The first congestion charge in the UK was a much smaller £2 million scheme which has been running in Durham since 2002, however the London scheme was the first large-scale implementation. Following implementation the Institute for Public Policy Research, a left-wing think tank, to call for similar schemes to be rolled out across the country. However, in November 2003, Secretary of State for Transport Alistair Darling said that despite apparent initial interest from many city councils, including those of Leeds, Cardiff, Manchester, Birmingham and Bristol, no city apart from Edinburgh had yet approached the Government for assistance in introducing a charge. Edinburgh City Council It seems unlikely that Edinburgh will introduce a scheme any time soon, after a postal referendum showed that almost 75% of voters in Edinburgh opposed congestion charging. Unlike in London, where Ken Livingstone had sufficient powers to introduce the charge on his own authority, other cities would require the confirmation of the Secretary of State for Transport under the Transport Act 2000. Manchester has proposed a peak time congestion charge scheme which could be implemented in 2011/2012. In the East Midlands the three major cities of Nottingham, Derby and Leicester are examining the feasibility for a congestion charge. The government has proposed a nationwide scheme or road tolls.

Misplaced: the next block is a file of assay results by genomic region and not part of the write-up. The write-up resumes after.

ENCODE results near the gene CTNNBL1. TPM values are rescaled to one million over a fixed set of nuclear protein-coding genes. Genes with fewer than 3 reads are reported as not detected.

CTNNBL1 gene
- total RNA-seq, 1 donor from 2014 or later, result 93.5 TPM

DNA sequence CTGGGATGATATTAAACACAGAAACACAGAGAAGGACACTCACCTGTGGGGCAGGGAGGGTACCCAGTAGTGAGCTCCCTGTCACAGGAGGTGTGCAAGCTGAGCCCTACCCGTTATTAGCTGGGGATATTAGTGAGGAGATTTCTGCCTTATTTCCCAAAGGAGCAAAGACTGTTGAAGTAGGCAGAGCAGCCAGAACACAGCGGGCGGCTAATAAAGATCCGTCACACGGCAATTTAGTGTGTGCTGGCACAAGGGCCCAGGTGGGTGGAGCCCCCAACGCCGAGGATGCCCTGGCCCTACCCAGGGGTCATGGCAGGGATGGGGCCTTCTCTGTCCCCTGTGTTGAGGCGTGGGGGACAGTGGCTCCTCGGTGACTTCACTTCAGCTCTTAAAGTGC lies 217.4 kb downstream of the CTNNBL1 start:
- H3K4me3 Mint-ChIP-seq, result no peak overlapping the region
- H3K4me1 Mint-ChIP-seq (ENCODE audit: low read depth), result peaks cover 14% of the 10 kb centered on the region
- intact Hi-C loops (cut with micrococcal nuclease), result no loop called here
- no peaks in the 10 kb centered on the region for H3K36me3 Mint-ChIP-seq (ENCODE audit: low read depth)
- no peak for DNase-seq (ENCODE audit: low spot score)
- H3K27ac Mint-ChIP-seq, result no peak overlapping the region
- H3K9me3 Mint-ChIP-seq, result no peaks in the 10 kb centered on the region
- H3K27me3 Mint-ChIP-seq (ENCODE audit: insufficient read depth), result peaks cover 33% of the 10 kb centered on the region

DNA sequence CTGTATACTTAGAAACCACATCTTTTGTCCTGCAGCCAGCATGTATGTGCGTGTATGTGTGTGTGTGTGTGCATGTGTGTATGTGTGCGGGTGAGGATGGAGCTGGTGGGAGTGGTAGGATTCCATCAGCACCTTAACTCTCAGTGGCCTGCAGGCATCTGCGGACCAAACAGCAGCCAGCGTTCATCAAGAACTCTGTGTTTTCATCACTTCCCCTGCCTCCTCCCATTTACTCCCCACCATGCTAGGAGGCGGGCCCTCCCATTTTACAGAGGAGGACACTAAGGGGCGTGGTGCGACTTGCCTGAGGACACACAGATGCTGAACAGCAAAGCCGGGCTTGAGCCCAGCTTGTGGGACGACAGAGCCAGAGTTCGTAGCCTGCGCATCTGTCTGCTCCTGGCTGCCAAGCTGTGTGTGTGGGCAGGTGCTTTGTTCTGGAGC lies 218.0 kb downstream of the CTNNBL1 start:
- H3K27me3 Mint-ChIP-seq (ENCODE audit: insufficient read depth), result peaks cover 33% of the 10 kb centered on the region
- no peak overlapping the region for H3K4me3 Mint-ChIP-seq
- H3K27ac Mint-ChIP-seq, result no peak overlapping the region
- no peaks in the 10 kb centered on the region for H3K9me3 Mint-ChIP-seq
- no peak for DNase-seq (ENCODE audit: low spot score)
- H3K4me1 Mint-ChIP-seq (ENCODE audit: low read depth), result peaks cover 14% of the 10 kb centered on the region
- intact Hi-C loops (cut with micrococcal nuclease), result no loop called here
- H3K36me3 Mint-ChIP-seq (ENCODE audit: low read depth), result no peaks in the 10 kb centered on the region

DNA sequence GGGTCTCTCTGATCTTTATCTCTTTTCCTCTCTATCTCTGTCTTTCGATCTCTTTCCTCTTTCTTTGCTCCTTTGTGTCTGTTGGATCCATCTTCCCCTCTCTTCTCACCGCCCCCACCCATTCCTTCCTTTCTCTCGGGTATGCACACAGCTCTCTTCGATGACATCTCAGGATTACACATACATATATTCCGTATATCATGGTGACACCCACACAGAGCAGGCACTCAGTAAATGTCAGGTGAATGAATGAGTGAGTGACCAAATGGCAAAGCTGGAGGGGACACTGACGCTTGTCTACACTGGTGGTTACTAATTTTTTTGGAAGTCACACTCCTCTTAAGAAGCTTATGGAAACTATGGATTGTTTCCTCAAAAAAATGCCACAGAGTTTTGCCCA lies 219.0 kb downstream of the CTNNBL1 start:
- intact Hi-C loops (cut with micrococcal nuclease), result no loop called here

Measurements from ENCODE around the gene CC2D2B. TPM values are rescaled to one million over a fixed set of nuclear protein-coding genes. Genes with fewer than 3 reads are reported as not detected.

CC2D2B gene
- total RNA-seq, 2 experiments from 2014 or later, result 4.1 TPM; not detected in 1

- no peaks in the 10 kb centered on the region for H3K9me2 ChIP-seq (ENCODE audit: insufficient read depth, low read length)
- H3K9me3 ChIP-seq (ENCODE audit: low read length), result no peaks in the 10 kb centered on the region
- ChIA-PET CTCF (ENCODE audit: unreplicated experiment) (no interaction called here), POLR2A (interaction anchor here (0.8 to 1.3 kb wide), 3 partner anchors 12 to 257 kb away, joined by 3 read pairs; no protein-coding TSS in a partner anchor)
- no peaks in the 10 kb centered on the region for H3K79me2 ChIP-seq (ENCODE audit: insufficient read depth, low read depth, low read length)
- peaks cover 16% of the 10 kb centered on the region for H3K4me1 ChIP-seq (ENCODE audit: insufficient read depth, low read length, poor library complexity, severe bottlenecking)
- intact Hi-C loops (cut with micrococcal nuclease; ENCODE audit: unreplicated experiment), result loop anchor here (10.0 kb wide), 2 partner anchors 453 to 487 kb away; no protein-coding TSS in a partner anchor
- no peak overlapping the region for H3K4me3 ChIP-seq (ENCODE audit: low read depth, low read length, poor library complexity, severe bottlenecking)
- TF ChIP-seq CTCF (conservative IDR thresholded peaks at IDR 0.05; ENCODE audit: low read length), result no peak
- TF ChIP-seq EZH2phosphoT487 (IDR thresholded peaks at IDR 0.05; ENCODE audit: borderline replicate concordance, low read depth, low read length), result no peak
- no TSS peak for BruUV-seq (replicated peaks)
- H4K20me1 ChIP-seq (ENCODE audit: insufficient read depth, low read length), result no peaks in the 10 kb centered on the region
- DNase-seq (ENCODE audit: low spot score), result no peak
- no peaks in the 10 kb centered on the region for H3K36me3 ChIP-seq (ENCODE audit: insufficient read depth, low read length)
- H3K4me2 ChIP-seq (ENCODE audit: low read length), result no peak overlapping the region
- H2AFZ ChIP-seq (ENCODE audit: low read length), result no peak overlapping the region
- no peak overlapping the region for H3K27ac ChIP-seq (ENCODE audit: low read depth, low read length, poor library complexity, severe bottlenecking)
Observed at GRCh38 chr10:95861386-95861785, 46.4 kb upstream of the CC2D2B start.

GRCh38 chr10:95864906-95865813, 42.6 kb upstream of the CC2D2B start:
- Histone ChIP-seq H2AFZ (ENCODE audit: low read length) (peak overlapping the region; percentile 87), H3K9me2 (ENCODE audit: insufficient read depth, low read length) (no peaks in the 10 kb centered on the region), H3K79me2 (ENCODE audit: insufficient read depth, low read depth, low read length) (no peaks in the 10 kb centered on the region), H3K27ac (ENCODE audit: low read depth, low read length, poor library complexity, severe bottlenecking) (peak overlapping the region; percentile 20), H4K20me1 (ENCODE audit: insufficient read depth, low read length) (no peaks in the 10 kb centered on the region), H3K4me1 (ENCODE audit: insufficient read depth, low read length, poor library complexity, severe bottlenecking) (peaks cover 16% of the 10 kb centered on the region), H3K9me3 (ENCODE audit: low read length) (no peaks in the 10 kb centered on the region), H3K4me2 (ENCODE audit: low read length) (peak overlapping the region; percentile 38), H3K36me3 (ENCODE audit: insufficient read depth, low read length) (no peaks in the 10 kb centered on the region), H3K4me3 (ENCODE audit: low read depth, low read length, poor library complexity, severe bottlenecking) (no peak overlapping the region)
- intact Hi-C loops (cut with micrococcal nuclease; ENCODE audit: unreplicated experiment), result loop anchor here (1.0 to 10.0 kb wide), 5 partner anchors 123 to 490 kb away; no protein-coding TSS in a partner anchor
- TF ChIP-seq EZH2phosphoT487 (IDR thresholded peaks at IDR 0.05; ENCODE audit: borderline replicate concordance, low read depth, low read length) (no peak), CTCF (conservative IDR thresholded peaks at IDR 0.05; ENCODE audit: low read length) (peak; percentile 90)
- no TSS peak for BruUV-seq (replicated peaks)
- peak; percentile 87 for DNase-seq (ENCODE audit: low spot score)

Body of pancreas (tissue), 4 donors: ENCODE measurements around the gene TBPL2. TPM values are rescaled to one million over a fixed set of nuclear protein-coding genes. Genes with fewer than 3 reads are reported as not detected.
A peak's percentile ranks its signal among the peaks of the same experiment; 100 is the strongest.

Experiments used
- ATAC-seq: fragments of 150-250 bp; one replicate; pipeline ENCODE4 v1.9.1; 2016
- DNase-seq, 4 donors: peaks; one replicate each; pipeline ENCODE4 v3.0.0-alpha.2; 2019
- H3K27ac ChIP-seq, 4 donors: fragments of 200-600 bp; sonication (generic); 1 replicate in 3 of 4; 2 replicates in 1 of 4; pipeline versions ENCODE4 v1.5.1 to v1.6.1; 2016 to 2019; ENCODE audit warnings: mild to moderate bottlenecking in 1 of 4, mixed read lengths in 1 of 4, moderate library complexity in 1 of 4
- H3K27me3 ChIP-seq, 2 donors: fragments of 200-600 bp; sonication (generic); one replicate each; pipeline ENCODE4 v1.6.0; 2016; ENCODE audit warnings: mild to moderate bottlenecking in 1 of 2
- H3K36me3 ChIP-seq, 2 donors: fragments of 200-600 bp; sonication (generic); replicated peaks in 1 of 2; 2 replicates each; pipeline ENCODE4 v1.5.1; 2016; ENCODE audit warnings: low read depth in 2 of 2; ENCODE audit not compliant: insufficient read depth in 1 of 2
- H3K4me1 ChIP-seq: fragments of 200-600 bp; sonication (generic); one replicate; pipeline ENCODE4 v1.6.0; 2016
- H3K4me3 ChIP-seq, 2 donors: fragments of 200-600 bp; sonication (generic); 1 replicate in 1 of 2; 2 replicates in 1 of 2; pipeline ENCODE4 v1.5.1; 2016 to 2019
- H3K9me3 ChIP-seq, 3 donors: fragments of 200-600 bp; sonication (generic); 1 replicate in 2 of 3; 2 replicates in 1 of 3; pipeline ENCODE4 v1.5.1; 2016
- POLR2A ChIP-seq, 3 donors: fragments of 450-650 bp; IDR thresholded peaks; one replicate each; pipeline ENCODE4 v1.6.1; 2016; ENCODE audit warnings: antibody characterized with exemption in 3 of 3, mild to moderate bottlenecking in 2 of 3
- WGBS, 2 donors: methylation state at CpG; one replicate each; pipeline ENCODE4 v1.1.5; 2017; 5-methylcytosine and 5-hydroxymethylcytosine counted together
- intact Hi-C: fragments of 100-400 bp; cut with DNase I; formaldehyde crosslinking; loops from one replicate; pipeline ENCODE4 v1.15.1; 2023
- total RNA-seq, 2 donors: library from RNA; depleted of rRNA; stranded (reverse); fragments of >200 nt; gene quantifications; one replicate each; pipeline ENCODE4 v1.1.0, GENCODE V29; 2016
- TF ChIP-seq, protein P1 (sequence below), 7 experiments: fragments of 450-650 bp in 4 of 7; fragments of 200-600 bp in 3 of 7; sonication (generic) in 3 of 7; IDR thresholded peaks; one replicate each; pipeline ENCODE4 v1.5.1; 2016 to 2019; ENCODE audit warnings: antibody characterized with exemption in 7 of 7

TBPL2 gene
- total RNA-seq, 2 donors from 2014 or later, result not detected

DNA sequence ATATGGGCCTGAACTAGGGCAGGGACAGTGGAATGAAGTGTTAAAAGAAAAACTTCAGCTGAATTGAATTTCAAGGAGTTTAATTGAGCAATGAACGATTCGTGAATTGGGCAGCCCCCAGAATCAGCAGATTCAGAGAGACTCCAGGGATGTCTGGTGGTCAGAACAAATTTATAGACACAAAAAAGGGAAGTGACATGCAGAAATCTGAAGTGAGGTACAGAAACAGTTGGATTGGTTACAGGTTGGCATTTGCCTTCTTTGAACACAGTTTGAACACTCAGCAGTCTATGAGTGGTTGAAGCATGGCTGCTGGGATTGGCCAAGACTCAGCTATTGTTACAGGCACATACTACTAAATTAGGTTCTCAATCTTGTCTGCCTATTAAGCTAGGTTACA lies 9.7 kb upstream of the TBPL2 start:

Many cities around the world already use or have used congestion charging zones including Malta, Stockholm, Oslo, Trondheim, Bergen and Singapore (the first scheme worldwide, starting in 1975).